Watch the conversation live at 7 p.m. at spokesman.com/northwest-passages/events/jonathan-evison-again-and-again.
“Again and Again,” the new novel from New York Times-bestselling author Jonathan Evison, is being called a “touching fantastical tale” and a book that “touches the heart.” Bainbridge Island resident Evison will take the Northwest Passages stage Tuesday to discuss the book’s themes of isolation and human connection.
Evison will be joining Spokane readers at Gonzaga University at 7 p.m. to discuss the story of Eugene Miles, a surly, 105-year-old resident of an assisted living facility who claims he’s lived multiple reincarnations over hundreds of years. Evison is also expected to discuss becoming a target for the modern book-banning movement after authoring the seventh-most banned book in America, 2018’s “Lawn Boy,” according to the American Library Association.
“Again and Again” was named one of the most anticipated books of 2023 by Literary Hub and a must-read fall book by The Seattle Times, and it made The Los Angeles Times’ Top 10 reading list for November.
Despite the premise, Evison manages to create a novel that can connect to readers of all ages as Eugene passes on his wisdom, gathered over many lifetimes, to Angel, a young nurse.
“Evison (Lawn Boy) crafts a touching fantastical tale of a lonely elderly man’s past reincarnations,” Publishers Weekly wrote in its review of “Again and Again.”
Eugene’s belief that he was reincarnated is fiercely contested by the Desert Greens mental health staff taking care of the man. But Angel takes interest in the stories weaved by Eugene about his past lives.
“Though the ending feels unresolved, Evison evokes genuine emotions from the connection between cheery Angel and sour Eugene, and he keeps readers wondering whether Eugene is a misunderstood hero or an unreliable narrator. This touches the heart,” Publishers Weekly wrote.
In this story, which Kirkus Reviews described as emotionally complex but structurally cumbersome, the reader goes through Eugene’s many lives, all of which he’s said to have lived as an “emotional orphan.”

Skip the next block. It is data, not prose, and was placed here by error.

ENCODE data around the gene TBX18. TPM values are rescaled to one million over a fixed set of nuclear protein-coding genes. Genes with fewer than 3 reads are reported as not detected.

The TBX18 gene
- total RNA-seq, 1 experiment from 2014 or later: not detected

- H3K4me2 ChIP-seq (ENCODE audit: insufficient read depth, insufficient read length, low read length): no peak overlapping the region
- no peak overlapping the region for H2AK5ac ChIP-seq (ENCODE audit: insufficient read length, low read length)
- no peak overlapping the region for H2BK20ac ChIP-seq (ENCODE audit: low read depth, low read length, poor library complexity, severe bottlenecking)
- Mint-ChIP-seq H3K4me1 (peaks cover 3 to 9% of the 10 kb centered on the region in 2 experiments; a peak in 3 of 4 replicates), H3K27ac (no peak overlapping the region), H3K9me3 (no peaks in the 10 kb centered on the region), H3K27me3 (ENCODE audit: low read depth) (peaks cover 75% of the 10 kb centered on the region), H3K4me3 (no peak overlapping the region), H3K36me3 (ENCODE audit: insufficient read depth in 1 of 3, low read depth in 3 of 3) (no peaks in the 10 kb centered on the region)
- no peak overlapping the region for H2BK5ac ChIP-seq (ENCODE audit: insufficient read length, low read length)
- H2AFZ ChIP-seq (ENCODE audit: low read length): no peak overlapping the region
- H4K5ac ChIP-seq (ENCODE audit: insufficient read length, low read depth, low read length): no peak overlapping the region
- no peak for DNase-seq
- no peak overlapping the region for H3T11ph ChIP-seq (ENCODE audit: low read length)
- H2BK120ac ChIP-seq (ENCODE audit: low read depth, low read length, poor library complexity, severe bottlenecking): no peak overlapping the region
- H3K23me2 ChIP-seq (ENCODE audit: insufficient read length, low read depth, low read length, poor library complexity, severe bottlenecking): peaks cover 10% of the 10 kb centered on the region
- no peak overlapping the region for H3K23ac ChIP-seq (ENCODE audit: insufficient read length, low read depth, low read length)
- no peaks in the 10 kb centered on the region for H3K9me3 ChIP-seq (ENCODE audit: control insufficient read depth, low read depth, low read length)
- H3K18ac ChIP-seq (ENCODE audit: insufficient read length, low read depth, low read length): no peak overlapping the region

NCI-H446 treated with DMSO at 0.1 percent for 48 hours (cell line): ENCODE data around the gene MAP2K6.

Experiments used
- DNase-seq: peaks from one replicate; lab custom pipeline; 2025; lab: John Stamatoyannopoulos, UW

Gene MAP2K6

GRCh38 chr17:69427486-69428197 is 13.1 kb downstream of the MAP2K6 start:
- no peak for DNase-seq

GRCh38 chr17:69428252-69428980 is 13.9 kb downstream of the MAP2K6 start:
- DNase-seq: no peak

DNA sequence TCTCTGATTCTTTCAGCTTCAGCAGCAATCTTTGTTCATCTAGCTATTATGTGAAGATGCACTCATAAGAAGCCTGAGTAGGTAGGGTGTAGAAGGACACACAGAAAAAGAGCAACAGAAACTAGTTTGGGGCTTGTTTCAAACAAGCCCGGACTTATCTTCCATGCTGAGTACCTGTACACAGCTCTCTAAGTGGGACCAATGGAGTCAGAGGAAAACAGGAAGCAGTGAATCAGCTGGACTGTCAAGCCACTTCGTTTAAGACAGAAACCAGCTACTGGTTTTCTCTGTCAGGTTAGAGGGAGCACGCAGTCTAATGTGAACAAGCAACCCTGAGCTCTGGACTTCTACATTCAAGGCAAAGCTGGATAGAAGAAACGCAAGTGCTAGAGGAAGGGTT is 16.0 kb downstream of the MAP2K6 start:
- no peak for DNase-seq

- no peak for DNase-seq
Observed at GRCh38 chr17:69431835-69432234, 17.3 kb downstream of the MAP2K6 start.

“Again and Again” carries a distinct bittersweet flavor to its pages, as a dying Eugene tries to help Angel through his own complicated relationships.
Many moments in the book are all too relatable. At the beginning of the novel, Eugene has locked himself away in his room before having his thick emotional barrier opened by Angel’s friendly attitude.
With COVID-19 quarantine still fresh in memory, “Again and Again” carries a premise that connects for many readers – a special priority for acclaimed author Evison.
“When I was a young novelist, before I’d published any books and had, like, eight unpublished books, it was all my worldview. Now I’ve published nine novels, and with each one, I realize how much more of a partnership it is and how the reader is the best tool I have on my belt,” Evison told the Seattle Times.
Evison – whose book “The Revised Fundamentals of Caregiving” was turned into a film starring Paul Rudd and Selena Gomez in 2016 – considers “Again and Again” a commentary on the human condition, as the story focuses around a man who, despite his long life, is unfulfilled. Eugene is a man who’s spent the last 1,000 years looking for the love of his life, one he met in a previous lifetime and who he believes has been reincarnated alongside him throughout the years.
But he’s never caught up to her. Eugene only finds happiness, whatever form of it he can claim, when he begins to work to help Angel, despite their drastically different conditions.
“The joy of watching Evison braid together multiple stories from Eugene’s lives (and the 105 years of this existence) is akin to witnessing a master carpet weaver work out a fantastically intricate rug. Look closely enough, and you’ll see the understitch in every storyteller’s pattern: the desire to be admired and loved for the beautiful thing you’ve made,” The Los Angeles Times wrote in its review. “I would gladly have spent many more pages with the magical tapestry of ‘Again and Again.’
Many readers would agree , with “Again and Again” achieving a four-star rating on Goodreads.
“In ‘Again and Again,’ Evison performs writing magic; despite its implausibility, I committed myself fully to Eugene’s 1,100-odd years of life, immersed in tales of adventure and passion that are almost too good to be true,” the Los Angeles Times wrote.